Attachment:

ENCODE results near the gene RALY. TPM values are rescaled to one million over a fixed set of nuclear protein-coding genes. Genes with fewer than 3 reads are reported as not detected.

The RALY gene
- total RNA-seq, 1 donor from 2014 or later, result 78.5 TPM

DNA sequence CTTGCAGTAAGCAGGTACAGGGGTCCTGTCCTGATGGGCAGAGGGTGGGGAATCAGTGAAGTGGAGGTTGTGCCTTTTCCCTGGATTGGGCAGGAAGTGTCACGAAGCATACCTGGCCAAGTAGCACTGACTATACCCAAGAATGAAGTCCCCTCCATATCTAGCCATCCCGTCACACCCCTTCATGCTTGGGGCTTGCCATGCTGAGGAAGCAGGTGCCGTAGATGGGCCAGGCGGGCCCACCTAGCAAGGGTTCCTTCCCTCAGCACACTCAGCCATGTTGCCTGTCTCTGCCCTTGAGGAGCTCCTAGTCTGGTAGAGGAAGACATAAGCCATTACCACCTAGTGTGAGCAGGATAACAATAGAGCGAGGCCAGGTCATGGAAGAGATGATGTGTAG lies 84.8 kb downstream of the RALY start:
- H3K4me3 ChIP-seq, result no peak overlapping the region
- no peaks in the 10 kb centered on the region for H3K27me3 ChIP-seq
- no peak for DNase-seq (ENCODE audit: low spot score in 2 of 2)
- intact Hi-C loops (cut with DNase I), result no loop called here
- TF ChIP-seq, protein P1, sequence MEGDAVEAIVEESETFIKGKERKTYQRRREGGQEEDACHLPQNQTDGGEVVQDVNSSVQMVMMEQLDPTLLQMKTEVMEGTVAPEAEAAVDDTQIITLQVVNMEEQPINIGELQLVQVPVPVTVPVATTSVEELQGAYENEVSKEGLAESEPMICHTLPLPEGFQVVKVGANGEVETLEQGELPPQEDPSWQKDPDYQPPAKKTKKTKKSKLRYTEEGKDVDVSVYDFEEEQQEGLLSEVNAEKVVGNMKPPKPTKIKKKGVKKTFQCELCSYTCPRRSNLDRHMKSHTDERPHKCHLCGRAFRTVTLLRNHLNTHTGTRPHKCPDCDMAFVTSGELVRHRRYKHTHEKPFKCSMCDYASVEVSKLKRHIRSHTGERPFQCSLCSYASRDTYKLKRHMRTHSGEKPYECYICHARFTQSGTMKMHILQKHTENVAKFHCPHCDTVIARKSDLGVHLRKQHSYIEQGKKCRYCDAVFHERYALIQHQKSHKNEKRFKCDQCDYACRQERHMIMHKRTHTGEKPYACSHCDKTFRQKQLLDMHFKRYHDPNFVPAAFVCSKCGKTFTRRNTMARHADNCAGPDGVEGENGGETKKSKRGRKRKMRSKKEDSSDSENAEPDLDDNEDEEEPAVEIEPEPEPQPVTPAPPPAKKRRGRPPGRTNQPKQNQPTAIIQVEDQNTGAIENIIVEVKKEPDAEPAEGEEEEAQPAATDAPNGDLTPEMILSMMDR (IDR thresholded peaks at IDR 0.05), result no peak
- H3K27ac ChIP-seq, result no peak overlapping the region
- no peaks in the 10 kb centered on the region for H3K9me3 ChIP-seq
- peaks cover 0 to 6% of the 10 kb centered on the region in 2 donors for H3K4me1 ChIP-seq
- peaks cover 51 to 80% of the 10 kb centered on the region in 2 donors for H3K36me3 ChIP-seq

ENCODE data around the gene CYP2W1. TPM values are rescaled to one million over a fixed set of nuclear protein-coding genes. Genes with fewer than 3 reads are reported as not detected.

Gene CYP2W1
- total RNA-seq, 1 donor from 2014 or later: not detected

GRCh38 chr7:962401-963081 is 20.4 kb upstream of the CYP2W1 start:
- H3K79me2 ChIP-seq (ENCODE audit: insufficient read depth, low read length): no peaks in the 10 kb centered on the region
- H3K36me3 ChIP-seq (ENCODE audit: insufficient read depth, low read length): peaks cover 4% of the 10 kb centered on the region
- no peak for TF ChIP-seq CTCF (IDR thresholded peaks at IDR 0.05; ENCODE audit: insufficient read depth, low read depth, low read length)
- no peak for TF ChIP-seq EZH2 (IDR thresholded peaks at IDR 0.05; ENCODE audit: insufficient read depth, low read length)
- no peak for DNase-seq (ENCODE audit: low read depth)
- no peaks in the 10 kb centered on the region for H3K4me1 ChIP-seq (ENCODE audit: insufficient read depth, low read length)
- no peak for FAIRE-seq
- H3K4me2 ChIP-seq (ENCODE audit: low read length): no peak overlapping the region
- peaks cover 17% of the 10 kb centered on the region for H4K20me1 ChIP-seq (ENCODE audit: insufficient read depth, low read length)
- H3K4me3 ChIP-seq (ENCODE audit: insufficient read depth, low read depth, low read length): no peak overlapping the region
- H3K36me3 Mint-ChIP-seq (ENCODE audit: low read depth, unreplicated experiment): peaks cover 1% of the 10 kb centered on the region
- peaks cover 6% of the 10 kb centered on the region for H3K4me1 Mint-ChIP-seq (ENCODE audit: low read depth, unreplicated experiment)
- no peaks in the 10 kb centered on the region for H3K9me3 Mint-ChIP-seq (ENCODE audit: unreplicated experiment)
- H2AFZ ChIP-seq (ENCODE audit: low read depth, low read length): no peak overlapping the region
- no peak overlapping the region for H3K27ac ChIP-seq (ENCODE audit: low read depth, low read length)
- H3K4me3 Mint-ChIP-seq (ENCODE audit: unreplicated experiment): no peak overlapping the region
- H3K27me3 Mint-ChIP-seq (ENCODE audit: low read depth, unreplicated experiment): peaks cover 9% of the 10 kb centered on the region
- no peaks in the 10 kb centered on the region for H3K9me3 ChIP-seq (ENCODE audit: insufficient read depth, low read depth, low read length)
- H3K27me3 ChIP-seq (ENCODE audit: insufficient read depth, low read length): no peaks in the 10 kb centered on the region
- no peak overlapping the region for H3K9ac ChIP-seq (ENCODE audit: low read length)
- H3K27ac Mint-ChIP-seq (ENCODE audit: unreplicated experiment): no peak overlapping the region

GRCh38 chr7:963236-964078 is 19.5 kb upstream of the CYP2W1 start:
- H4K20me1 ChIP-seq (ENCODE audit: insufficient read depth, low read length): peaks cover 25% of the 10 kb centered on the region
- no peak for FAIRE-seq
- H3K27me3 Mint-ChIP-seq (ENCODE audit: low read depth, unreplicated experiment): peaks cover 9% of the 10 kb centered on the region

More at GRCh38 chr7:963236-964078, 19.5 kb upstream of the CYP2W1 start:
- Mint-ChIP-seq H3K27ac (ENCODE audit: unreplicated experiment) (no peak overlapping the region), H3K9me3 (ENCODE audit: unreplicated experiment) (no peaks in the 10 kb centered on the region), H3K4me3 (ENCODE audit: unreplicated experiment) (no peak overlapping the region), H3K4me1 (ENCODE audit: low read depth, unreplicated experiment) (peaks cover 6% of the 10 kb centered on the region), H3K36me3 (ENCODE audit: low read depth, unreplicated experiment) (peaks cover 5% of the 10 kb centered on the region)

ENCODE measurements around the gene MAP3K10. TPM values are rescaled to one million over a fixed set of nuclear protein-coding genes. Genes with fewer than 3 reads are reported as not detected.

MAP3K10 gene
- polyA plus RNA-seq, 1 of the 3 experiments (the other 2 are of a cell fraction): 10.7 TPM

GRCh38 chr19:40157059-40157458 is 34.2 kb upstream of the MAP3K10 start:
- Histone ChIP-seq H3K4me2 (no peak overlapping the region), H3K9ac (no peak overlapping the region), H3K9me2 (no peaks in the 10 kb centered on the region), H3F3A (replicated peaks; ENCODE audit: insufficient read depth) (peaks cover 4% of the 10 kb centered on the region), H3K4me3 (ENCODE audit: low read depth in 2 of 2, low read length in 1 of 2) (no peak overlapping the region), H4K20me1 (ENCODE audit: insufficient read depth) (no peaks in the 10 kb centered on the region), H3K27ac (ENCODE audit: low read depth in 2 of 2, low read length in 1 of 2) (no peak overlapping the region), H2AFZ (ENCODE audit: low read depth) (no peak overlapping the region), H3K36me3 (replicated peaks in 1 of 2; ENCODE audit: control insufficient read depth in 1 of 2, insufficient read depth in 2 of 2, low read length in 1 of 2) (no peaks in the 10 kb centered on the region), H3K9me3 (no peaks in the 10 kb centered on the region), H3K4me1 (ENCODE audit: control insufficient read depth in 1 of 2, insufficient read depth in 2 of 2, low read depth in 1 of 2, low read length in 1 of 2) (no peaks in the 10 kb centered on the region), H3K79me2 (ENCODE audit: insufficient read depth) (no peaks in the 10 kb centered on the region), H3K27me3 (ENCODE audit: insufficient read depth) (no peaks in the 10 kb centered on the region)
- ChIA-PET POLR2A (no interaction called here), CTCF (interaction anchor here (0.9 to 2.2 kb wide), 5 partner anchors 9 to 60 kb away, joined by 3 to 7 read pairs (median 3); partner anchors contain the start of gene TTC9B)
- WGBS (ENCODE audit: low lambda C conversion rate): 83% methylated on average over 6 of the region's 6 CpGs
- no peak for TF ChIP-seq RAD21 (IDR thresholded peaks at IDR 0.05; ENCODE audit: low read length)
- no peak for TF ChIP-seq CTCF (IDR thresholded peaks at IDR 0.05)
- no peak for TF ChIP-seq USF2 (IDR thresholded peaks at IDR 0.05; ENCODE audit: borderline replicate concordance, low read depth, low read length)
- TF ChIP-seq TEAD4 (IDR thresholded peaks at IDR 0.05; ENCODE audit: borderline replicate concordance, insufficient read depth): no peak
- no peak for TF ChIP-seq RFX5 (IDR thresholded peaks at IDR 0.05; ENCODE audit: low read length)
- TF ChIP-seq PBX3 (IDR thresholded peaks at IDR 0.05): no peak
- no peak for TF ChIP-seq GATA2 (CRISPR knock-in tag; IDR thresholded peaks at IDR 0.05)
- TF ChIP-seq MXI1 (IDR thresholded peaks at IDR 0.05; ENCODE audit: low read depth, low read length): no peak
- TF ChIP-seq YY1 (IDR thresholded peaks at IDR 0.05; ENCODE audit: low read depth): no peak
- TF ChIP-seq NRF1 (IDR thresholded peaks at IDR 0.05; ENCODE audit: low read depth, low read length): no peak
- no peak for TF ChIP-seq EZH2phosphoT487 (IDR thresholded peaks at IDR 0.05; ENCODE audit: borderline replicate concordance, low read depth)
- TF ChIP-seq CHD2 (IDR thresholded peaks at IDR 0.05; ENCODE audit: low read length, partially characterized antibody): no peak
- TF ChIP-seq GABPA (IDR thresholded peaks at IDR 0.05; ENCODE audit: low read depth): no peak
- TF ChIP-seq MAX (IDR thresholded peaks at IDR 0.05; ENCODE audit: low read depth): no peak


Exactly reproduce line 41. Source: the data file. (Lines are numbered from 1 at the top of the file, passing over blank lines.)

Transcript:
- no peak for FAIRE-seq